In approximation theory and computer aided geometric design many polynomial and piecewise polynomial curve schemes can be generated from simple triangular recursive evaluation algorithms. Most prominent are de Casteljau’s algorithm for Bezier curves , de Boor’s algorithm for B-splines , and Neville’s algorithm for Lagrange polynomials , but similar recursive evaluation algorithms are known for Catmull-Rom splines , for convolution curves , and for curves defined in terms of the normalized power basis , the Newton basis , or even the standard monomial basis .
These algorithms all have the same basic triangular structure. Points (or vectors or scalars) are placed at the base of a triangular array and combinations of adjacent points (or vectors or scalars), two points at a time, are calculated to generate the next level in the array. These algorithms continue in this fashion until a single value emerges at the apex of the triangle. This value depends linearly on the input points, which are called control points; the coefficients of the control points are called blending functions. The combinations generally depend on some scalar parameter t, and the point that emerges from the apex of the triangle is the point on the parametric curve at the parameter value t. The functions which define the combinations are linear in t, and therefore for triangles of depth N the curve which is generated is a polynomial or piecewise polynomial of degree N in t. Usually die combinations are affine, so generally these curves are affine invariant and their blending functions are partitions of unity.
We call such algorithms recursive triangles. We are going to study these recursive schemes in some detail. Many examples will be provided, and various interrelationships between these different triangular schemes will be highlighted. Connections between recursive curve schemes, discrete probability distributions, and simple stochastic models will be underscored. Change of basis algorithms based on recursive triangles will also be explored.
In Section 1 we introduce recursive triangles with two fundamental examples: Pascal’s triangle for the binomial coefficients and de Casteljau’s algorithm for Bezier curves. Pascal’s triangle for the binomial coefficients is the easiest and best known example of a recursive triangle, and de Casteljau’s algorithm for Bezier curves is the simplest and most basic recursive curve scheme in computer aided geometric design. General triangular recursive curve schemes are then presented and their common properties are recorded. The relationship between these triangular recursive schemes and simple stochastic models is reviewed with special attention given to random walks and urn models. A multiprocessor hardware for fast computation of points along these recursive curves is also briefly discussed.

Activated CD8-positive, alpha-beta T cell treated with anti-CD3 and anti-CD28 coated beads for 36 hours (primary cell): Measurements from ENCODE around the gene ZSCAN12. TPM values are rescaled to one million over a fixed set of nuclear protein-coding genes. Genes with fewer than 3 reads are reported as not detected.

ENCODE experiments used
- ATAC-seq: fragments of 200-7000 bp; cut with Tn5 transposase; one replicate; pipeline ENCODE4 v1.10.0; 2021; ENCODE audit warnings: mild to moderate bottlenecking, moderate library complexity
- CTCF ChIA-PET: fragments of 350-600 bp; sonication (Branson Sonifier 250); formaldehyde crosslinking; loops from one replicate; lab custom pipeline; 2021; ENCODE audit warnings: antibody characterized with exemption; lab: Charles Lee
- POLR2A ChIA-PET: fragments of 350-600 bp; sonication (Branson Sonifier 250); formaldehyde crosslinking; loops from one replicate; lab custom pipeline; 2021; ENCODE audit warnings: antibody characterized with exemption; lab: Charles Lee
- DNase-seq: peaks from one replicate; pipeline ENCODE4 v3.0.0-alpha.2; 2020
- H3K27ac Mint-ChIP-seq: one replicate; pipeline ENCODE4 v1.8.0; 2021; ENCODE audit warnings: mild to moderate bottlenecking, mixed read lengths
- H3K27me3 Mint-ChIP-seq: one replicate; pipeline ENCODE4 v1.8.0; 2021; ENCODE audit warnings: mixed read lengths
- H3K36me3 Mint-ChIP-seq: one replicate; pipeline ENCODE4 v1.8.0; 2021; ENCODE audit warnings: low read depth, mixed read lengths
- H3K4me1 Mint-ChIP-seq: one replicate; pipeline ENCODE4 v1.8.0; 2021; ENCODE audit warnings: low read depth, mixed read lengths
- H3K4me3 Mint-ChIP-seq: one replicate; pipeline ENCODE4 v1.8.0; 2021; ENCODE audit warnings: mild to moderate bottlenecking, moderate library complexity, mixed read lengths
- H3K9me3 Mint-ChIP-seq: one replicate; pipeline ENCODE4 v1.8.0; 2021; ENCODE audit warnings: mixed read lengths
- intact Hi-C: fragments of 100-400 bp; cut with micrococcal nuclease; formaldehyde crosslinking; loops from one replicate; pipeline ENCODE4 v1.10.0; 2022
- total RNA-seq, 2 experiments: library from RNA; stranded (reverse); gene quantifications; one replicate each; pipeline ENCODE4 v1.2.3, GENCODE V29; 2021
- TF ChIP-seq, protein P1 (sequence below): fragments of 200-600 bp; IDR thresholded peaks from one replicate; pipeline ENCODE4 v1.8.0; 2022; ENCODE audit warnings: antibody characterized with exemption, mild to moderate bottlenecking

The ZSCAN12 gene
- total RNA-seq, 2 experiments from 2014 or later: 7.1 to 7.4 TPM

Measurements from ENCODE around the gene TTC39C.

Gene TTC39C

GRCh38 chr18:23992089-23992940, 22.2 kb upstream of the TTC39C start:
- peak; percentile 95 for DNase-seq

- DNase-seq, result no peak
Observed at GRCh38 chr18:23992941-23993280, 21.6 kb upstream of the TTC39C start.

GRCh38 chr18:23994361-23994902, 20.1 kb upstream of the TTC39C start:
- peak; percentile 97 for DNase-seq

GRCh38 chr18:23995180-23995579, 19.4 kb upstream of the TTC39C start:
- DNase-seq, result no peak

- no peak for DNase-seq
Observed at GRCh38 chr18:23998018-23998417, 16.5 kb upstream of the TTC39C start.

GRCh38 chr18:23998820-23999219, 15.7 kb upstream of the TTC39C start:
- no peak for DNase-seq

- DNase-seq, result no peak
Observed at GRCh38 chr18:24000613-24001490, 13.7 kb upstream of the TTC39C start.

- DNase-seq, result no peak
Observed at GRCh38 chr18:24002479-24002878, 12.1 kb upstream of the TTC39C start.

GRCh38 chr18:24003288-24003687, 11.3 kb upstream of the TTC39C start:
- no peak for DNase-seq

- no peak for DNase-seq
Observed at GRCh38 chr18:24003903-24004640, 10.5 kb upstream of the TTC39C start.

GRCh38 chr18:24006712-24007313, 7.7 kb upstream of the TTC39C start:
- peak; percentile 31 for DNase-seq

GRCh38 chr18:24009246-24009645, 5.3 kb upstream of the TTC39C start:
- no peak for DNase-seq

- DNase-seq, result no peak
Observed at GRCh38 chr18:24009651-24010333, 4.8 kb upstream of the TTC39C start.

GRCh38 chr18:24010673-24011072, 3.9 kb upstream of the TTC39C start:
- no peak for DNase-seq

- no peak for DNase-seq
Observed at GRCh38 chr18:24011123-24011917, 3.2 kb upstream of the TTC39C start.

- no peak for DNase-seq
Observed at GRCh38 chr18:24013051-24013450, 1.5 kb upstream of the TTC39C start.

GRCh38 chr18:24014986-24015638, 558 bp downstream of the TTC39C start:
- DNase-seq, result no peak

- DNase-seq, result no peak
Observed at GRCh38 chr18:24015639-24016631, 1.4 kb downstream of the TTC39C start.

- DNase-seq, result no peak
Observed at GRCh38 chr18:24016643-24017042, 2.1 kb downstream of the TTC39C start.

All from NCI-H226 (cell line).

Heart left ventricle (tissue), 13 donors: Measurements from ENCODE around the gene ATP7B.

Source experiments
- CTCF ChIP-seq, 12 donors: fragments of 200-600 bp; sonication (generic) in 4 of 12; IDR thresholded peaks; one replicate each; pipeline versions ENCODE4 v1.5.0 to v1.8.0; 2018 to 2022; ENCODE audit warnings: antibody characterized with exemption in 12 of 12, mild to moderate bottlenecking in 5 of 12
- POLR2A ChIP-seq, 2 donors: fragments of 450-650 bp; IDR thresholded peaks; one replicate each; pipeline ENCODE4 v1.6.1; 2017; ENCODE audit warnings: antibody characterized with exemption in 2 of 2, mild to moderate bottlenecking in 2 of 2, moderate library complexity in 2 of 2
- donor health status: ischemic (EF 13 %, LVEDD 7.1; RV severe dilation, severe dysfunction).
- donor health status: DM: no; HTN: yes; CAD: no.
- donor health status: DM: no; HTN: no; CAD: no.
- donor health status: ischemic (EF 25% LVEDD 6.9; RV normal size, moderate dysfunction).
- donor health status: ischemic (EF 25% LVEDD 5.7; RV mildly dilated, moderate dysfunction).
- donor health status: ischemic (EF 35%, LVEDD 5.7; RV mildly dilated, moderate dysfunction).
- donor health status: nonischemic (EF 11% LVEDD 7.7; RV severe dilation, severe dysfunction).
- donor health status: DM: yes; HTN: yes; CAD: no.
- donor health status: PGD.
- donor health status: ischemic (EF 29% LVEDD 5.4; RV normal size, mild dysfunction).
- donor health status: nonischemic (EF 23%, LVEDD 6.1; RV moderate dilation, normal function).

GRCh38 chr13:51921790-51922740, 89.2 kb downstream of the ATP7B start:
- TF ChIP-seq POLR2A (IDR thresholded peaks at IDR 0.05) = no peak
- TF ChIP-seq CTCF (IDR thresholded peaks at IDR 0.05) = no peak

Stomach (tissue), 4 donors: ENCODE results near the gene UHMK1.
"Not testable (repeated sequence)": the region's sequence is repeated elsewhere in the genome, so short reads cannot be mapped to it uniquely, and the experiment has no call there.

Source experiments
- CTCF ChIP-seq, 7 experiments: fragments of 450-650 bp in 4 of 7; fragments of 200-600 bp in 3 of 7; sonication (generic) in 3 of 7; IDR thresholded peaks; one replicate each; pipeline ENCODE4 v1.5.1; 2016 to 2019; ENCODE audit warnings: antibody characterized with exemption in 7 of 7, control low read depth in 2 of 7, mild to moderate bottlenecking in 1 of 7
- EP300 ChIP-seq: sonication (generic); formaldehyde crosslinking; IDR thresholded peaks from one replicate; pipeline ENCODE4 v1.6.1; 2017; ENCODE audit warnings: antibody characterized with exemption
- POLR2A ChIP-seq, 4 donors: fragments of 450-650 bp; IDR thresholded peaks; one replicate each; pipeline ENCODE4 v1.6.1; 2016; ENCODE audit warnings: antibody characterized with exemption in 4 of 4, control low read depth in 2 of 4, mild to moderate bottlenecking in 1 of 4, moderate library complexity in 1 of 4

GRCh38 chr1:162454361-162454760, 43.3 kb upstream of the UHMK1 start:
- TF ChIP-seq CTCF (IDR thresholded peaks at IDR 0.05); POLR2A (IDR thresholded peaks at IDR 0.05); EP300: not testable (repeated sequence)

The two most important general classes of recursive curve schemes are Polya polynomials and B-spline curves. In Section 2 we investigate these two general schemes and tabulate their properties. By broadening the definition of these schemes, we include the Lagrange basis, the Newton basis, the power basis, and the monomial basis. The Polya and B-spline schemes have many dual properties, and we examine this duality and it ramifications in some detail in Section 3. Dual functionals, blossoming, change of basis methods, and knot insertion techniques are our main focus here.
In Section 4 we introduce a few lesser known recursive triangular curve schemes of possible interest in computer aided geometric design by concatenating some simpler or better known schemes. In particular, this approach is used to study Catmull-Rom splines and convolution curves. In Section 5 we very briefly examine recursive surface schemes. We close in Section 6 with a summary of our main results, a few conclusions, and some open questions for possible future investigations.
KeywordsApproximation Bernstein basis Bezier curve blossoming algorithm de Boor algorithm B-spline curve de Casteljau algorithm Catmull-Rom spline convolution dual functional in-out property interpolation knot insertion algorithm Lagrange polynomial monomial basis Neville algorithm Newton basis Oslo algorithm parallel property Pascal’s triangle Polya polynomial power basis random walk recursive triangle Sablonniere algorithm subdivision algorithm tensor product surface triangular patch urn model
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